Phil Spencer Explains E3 Changes to Press Conference and Booth; Talks Japan, Xbox Game Pass and More
Phil Spencer talks about all things Xbox, explaining why the date of Microsoft's E3 press conference has been changed and much more.
Microsoft’s Xbox Division Head Phil Spencer was at GDC in San Francisco this week, and he as together with ID@Xbox Chief Chris Charla on Larry “Major Nelson” Hryb’s podcast, chatting about a variety of Xbox-related topics.
Spencer talked about the ID@Xbox program, mentioning he sees creativity and diversity coming from many different places, from AAA, from new business models, and from small teams, even from developers that used to work for bigger studios and went indie because they had a passion for what they wanted to build.
He added that other platform holders like Steam and Sony have done a “great job” with indies as well, and what he loves of ID@Xbox is that small studios now have an avenue to get to the largest audiences. They can ship on PC, but they also have a way to bring their games to consoles, and it’s a great opportunity for them and for gamers to get their hands on more and more games.
Talking about the Xbox Live Creators Program, Spencer explained that some developers aren’t working through the ID@Xbox program, as they prefer to take their own path, and Microsoft wants to make sure that they’re able to access Xbox Live. It’s not a full access because there are parts of the system that Microsoft wants to protect, but the company wants developers to be able to connect to Xbox Live and reach the rich social network of games there.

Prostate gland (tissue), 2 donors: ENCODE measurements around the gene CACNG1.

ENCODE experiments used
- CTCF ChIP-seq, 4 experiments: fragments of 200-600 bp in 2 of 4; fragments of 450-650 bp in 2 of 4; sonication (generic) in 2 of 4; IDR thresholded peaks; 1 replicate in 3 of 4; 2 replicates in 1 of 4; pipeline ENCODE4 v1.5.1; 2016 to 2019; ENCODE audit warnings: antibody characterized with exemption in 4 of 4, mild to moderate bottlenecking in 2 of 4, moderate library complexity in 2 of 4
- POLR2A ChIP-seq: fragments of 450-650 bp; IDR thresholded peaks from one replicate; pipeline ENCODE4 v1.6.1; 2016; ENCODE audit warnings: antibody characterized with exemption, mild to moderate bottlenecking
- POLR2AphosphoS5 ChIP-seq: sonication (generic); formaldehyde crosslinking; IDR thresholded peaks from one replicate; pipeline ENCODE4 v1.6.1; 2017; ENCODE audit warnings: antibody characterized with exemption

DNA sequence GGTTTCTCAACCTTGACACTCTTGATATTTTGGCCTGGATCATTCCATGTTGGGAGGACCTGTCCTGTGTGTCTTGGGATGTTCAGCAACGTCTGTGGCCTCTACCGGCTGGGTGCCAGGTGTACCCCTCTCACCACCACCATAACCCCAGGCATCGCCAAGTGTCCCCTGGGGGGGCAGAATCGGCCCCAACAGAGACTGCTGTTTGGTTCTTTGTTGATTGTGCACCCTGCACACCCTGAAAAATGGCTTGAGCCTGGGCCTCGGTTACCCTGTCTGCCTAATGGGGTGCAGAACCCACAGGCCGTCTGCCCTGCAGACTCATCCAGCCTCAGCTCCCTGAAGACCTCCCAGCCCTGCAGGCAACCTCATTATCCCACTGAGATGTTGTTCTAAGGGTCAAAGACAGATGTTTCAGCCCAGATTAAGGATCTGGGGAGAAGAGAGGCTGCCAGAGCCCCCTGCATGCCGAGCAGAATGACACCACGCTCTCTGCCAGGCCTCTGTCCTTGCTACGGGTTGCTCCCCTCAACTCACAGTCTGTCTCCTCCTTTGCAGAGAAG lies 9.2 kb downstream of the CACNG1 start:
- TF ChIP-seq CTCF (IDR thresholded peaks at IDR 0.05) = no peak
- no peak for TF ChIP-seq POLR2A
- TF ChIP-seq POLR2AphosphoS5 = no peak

Charla added that there will be a special section on Xbox One for people using the Xbox Live Creators Program, because Xbox One gamers want a curated environment, so the standard store won’t change.
Spencer feels that opening game development to everybody is going to lead to more creativity coming to the space. While it’s uncurated space, as Xbox wants to make sure that gamers know what they’re getting into (not in a negative way), we have seen a lot of great things come out of this kind of environment.
He then moved on to talk about Xbox One Game Pass, mentioning that the idea has been in the team’s heads for quite a while. The response has been fantastic, and Spencer would actually like to see games ship first to the program as a way to get distributed.
“I would actually like this to see this grow to a program that you could see front-line games, first shipped games, come in Xbox Game Pass as a way to get distributed. I think we’ve seen this in the TV space, like Netflix”
“I’d love to see us grow Game Pass to a program where episodic and smaller story-based games could see this as a way that they actually launch, because obviously there is a business model behind Xbox Game Pass, and I think it could really support that.”
Spencer would also love to bring the Game Pass to more platforms, like Windows and basically every platform where the company ships games.
Speaking about augmented reality, virtual reality, and mixed reality, Spencer explained that he’s seeing developers trying to find what he calls “the vocabulary” of that space. He was in Japan last week and saw developers trying new things, and all are starting on Windows, since it’s a very open space for them to try on.
He also talked about the recently-announced head mounted displays that will be supported on Windows, and while that is starting on PC, the longer-term plan is to bring it to all Windows 10 platforms, including Xbox.